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entry door trim 8

entry door trim 8

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Exterior opening (or “masonry opening” if you have a brick or stone door surround). Measure to the outsides of the exterior casing and then from the bottom of the sill to the top of the trim. Compare these measurements with those of a prehung door that has standard 2-in.-wide “brick molding” trim. If the framed door with standard trim is too small to completely fill the space or if you want a different trim style, you have three options. The best solution is to order a door with wider, flat casing to fit the opening. You can always add a piece of decorative molding overtop to approximate the style of your existing exterior trim. (We ordered 2-1/-n. flat casing and reinstalled the existing decorative molding.) Second, you can order your door with standard molding and fill the gap with additional strips of wood. The last option is to order the door without exterior molding and make your own to fit.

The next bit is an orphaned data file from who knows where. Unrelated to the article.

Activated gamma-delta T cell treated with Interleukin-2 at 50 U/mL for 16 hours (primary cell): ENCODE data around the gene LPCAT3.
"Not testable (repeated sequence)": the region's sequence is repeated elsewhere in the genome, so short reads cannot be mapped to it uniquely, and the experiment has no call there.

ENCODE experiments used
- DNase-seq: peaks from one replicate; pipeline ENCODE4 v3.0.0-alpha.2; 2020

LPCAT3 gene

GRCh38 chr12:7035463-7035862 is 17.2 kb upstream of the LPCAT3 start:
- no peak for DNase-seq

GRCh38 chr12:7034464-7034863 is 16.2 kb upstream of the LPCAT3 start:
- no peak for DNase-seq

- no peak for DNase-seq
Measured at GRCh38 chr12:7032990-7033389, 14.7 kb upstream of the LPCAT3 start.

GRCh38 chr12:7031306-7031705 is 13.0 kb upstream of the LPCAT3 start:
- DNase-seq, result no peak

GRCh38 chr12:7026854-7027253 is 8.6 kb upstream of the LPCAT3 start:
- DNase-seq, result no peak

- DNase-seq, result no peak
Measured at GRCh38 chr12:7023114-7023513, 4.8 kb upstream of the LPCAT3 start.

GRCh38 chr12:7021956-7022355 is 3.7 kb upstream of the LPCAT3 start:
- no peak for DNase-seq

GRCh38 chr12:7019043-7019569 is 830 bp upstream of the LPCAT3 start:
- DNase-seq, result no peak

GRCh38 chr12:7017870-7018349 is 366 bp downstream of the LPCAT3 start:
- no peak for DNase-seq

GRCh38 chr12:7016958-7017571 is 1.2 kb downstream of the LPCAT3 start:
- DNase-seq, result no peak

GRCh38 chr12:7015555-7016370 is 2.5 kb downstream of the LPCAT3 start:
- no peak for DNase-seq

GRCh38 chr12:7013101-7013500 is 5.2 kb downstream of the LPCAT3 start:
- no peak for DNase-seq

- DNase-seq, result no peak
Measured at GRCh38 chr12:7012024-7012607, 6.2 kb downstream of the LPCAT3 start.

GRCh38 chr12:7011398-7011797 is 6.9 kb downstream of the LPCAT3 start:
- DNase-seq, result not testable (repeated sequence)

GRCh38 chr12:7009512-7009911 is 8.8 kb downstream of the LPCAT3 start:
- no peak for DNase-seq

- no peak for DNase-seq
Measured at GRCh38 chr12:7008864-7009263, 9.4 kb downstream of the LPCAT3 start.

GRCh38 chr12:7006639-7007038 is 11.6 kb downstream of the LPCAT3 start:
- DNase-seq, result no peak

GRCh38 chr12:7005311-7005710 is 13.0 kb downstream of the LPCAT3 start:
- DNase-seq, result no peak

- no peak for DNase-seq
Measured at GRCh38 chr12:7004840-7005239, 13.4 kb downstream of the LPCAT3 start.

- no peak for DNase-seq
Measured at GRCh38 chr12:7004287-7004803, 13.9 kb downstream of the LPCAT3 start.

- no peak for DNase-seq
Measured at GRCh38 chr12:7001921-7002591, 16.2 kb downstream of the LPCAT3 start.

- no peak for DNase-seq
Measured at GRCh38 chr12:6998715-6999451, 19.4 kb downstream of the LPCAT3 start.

Editor's Note: Buying a New Door Most home centers stock prehung exterior doors in a limited number of styles. Common jamb widths for stock doors are 4-9/16 in. and 6-9/16 in., and they usually include 2-in. wide brick molding for exterior trim. These doors work great for newly constructed walls and for replacing doors in newer homes. But if, after measuring the jamb width and opening sizes for your existing door, you discover that you need a different size jamb or that your exterior trim is wider, then you’ll save a lot of headaches by ordering a door to your exact specifications. There are three types of doors to choose from. Steel doors are popular because they’re inexpensive and require little maintenance. Fiberglass doors won't warp or rot, and the more expensive models are hard to tell apart from real wood. You'll find the widest selection of styles in wood doors, but be prepared to spend extra time maintaining the finish. Prehung exterior doors are available at home centers and lumberyards. If you can’t find what you're looking for in stock, you can order it. Take along your measurements and a sketch showing which way the door swings. If you plan to install a new entry knob and deadbolt, pick them out before you order the door. Then ask the salesperson to have the door drilled to accept your hardware. It'll cost a little extra, but it's well worth it to avoid the nerve-racking job of drilling into a new door. Don't forget to order hinges that will match the finish of your hardware. A beautiful new door